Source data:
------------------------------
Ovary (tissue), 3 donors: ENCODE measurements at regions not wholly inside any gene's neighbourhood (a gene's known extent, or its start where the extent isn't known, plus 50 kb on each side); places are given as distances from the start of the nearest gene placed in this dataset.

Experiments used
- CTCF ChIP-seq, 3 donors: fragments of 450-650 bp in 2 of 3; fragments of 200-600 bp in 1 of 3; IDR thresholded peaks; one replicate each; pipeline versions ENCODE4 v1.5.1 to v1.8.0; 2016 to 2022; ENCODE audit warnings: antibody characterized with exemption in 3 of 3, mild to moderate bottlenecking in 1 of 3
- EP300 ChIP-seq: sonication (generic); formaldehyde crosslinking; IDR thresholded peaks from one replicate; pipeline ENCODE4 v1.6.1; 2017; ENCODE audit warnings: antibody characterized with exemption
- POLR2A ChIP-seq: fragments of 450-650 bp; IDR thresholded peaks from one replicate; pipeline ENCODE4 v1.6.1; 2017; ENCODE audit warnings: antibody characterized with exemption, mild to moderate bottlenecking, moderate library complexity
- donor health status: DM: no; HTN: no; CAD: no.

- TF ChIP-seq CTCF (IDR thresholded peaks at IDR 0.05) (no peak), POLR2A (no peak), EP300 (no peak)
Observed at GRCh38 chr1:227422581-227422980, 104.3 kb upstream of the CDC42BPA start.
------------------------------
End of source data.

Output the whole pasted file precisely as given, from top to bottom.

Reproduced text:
Ovary (tissue), 3 donors: ENCODE measurements at regions not wholly inside any gene's neighbourhood (a gene's known extent, or its start where the extent isn't known, plus 50 kb on each side); places are given as distances from the start of the nearest gene placed in this dataset.

Experiments used
- CTCF ChIP-seq, 3 donors: fragments of 450-650 bp in 2 of 3; fragments of 200-600 bp in 1 of 3; IDR thresholded peaks; one replicate each; pipeline versions ENCODE4 v1.5.1 to v1.8.0; 2016 to 2022; ENCODE audit warnings: antibody characterized with exemption in 3 of 3, mild to moderate bottlenecking in 1 of 3
- EP300 ChIP-seq: sonication (generic); formaldehyde crosslinking; IDR thresholded peaks from one replicate; pipeline ENCODE4 v1.6.1; 2017; ENCODE audit warnings: antibody characterized with exemption
- POLR2A ChIP-seq: fragments of 450-650 bp; IDR thresholded peaks from one replicate; pipeline ENCODE4 v1.6.1; 2017; ENCODE audit warnings: antibody characterized with exemption, mild to moderate bottlenecking, moderate library complexity
- donor health status: DM: no; HTN: no; CAD: no.

- TF ChIP-seq CTCF (IDR thresholded peaks at IDR 0.05) (no peak), POLR2A (no peak), EP300 (no peak)
Observed at GRCh38 chr1:227422581-227422980, 104.3 kb upstream of the CDC42BPA start.